Category Archives: Arts & Culture

Guerrilla Art for Curious People

It took 18 years of rural living for Guerrilla Art for Curious People to surface.

The idea popped into my brain because I love nothing more than discovering public art in unexpected places. Every time I’m surprised by an installation – turning a corner or driving through a neighborhood – my body vibrates, my head alights and I am consumed by happiness. To quote Mr. Whitman, I Sing the Body Electric. Continue reading Guerrilla Art for Curious People

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New York and the MTA Underground Art Museum

I love riding New York’s subway system – just not as much as I love walking the city. 

Riding necessitates paying attention to lines and stops and tracks – my mind can’t wander for fear of ending up in who-knows-where – but walking favours mental and corporeal freedom, especially when time holds no sway.

However, my penchant for perambulation has its downside: walking New York means I’ve all but missed the MTA Underground Art Museum, an Ali Baba-on-steroids-sized treasure trove.  Continue reading New York and the MTA Underground Art Museum

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My Brain on Art-O-Mat®

It’s more fun than Pez and more addictive than crack.

I nearly lost my mind when I stepped into District Taco and spotted the Art-O-Mat® against the wall. It’s a refurbished cigarette machine, but instead of vending cancer sticks, it dispatches micro art pieces for five bucks a hit.

Of course, I immediately started plugging it with money and pulling the levers. Continue reading My Brain on Art-O-Mat®

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“Too fancy and ingenious”: Children’s Books by Adult Writers

Reading to children is inextricably intertwined with the idea of home, comfort and love. These five children’s books by authors better known for their adult writing, are available in first edition form from Peter Harrington, London’s leading rare book firm. And because we all love a good backstory, the home lives of the authors prove as interesting as the books themselves. 

This piece is reproduced with permission from its author, Rachel Chanter, and Peter Harrington Rare Books Continue reading “Too fancy and ingenious”: Children’s Books by Adult Writers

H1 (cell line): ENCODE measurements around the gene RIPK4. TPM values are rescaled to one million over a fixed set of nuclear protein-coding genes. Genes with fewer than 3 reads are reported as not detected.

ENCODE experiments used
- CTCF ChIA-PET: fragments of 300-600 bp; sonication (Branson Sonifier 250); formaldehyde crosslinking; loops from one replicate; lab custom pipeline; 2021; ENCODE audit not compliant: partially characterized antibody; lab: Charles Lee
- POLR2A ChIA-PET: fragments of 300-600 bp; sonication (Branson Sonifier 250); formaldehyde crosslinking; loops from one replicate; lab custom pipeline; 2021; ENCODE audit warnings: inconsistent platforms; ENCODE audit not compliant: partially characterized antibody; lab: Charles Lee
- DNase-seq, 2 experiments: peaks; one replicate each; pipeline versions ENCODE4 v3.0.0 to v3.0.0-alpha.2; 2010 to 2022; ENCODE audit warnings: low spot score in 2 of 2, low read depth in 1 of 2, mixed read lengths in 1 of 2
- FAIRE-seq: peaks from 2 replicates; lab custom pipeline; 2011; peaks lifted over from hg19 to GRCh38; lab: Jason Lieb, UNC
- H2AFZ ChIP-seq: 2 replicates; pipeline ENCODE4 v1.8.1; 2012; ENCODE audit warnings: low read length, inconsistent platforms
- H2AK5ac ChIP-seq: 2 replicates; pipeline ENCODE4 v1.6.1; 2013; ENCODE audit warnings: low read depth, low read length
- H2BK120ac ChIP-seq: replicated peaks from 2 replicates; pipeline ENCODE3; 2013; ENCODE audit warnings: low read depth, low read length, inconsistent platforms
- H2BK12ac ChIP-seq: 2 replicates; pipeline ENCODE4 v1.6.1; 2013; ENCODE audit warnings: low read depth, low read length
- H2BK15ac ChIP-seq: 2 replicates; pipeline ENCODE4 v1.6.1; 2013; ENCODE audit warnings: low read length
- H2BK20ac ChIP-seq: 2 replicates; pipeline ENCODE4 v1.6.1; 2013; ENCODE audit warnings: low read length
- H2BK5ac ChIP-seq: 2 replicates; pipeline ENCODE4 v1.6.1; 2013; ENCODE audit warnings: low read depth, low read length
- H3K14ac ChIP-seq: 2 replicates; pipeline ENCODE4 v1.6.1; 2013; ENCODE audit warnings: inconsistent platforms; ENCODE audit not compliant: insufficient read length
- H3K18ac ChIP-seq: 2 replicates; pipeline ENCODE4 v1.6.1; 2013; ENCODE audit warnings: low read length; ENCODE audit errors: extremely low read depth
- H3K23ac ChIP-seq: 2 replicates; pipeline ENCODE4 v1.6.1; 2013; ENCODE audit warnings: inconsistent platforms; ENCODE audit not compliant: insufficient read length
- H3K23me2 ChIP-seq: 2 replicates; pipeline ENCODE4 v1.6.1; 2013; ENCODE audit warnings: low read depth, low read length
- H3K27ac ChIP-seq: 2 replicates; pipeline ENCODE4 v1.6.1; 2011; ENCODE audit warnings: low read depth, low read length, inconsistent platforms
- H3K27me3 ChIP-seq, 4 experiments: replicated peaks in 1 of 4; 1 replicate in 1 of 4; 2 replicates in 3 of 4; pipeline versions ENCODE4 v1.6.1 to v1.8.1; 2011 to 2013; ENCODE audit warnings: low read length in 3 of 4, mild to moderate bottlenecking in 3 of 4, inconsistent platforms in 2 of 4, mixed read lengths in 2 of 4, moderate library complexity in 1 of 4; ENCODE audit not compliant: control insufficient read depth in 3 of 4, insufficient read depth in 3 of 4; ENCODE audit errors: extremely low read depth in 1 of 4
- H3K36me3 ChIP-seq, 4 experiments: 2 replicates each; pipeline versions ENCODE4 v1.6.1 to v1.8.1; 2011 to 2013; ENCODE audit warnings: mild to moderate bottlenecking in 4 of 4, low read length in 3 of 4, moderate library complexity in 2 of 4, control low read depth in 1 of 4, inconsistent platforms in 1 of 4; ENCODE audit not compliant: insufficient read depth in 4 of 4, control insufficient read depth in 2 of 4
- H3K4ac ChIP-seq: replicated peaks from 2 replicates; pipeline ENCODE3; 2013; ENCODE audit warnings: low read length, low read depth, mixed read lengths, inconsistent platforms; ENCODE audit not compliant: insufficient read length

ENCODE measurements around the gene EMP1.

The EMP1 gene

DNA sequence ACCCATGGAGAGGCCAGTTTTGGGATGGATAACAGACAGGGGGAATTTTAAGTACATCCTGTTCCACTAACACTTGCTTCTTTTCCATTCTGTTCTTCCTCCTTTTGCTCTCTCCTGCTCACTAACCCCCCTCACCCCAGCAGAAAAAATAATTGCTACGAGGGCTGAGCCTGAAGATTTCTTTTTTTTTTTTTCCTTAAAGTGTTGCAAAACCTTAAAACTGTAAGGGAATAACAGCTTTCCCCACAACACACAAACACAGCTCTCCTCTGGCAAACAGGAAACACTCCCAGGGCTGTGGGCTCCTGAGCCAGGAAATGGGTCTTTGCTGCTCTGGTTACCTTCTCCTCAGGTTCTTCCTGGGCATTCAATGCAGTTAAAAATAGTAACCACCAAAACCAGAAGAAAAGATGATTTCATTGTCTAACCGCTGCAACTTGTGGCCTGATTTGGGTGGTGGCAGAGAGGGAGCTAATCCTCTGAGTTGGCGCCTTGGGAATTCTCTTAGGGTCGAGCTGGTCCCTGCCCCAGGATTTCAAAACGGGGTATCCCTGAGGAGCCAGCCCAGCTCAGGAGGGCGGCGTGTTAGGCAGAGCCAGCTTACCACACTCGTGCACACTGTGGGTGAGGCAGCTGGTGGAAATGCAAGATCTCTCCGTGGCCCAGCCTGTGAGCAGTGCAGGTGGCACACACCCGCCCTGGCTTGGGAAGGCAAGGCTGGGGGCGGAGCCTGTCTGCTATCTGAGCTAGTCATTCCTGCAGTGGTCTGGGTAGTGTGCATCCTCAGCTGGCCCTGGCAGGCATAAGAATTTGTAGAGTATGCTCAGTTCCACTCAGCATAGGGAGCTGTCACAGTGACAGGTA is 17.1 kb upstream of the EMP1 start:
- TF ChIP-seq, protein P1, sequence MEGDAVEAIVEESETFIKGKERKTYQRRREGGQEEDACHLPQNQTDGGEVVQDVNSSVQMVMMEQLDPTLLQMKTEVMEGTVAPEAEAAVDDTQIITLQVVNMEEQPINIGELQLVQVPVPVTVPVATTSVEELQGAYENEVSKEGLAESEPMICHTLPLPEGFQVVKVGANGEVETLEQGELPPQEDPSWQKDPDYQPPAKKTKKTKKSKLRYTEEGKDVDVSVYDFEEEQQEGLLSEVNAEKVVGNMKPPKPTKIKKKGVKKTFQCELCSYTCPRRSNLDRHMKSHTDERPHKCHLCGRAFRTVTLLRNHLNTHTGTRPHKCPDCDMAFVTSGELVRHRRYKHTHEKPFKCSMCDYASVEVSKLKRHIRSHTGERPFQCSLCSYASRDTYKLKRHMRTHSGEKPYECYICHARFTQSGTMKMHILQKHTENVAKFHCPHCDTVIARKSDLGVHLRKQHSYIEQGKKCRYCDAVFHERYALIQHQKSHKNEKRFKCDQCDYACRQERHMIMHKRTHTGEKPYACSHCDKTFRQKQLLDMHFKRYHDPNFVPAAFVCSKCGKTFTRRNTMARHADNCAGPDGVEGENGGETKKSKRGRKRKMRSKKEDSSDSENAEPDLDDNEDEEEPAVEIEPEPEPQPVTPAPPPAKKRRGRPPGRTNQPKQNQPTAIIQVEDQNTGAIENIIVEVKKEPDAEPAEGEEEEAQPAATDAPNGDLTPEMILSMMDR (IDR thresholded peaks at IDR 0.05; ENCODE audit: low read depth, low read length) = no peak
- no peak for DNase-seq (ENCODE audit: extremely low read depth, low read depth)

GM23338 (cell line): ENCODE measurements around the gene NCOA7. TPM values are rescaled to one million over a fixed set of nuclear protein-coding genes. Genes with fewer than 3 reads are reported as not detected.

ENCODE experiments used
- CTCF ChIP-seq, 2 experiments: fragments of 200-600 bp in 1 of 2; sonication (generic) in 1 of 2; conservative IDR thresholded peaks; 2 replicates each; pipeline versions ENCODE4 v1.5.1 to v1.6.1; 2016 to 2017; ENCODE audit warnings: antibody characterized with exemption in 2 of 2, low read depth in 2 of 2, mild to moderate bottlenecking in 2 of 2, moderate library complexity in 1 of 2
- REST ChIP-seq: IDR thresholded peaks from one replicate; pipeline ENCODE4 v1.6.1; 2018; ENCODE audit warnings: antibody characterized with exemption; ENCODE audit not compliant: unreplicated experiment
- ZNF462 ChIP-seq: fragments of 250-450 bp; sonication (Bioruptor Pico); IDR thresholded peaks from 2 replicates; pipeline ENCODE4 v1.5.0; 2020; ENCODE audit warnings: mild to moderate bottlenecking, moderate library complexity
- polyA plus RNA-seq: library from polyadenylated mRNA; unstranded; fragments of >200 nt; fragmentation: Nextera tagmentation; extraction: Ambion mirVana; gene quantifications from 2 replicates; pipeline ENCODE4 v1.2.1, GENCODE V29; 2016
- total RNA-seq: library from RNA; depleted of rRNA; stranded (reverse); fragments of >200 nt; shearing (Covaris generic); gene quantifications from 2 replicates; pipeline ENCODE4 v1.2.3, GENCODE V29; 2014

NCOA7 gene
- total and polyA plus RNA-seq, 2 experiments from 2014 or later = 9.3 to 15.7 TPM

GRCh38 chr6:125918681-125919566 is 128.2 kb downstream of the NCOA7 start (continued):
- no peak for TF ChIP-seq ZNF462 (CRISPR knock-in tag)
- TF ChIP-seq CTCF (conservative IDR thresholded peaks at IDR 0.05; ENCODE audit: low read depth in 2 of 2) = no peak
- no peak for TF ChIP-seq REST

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The Sham of Highest and Best Use

This triplet of houses in Québec City defies the modern logic of “highest and best use” and its inherent rule of being “maximally productive.” It flaunts every last morsel of economic thought except one: It is a keeper of history, and provides a vital and extraordinary point of interest in the city’s viewscape, arguably contributing to the profits realized by the city’s tourism efforts. Continue reading The Sham of Highest and Best Use

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Capital Building: A View from Washington – Part 3

Click here for Capital Building: A View from Washington – Part 1

Click here for Capital Building: A View from Washington – Part 2


Not Set in Stone: Memorials for the Future

The National Park Service (NPS), the National Capital Planning Commission (NCPC), and Van Alen Institute collaborated on Memorials for the Future, an international ideas competition that took place between March and September 2016. The goal of the competition was not to directly produce new monuments, but to reimagine how we think about, feel, and experience memorials. 

It called for designers, artists and social scientists to develop new ways to commemorate people and events that are more inclusive and flexible, reflect the country’s diversity in history, heritage and culture, and that enrich Washington’s landscape while responding to the limitations of traditional commemoration. 

The jury chose four finalist teams –  Climate ChronographAmerican WildThe IM(MIGRANT) and VOICEOVER – who offered distinct concepts and approaches.

Continue reading Capital Building: A View from Washington – Part 3

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Capital Building: A View from Washington – Part 1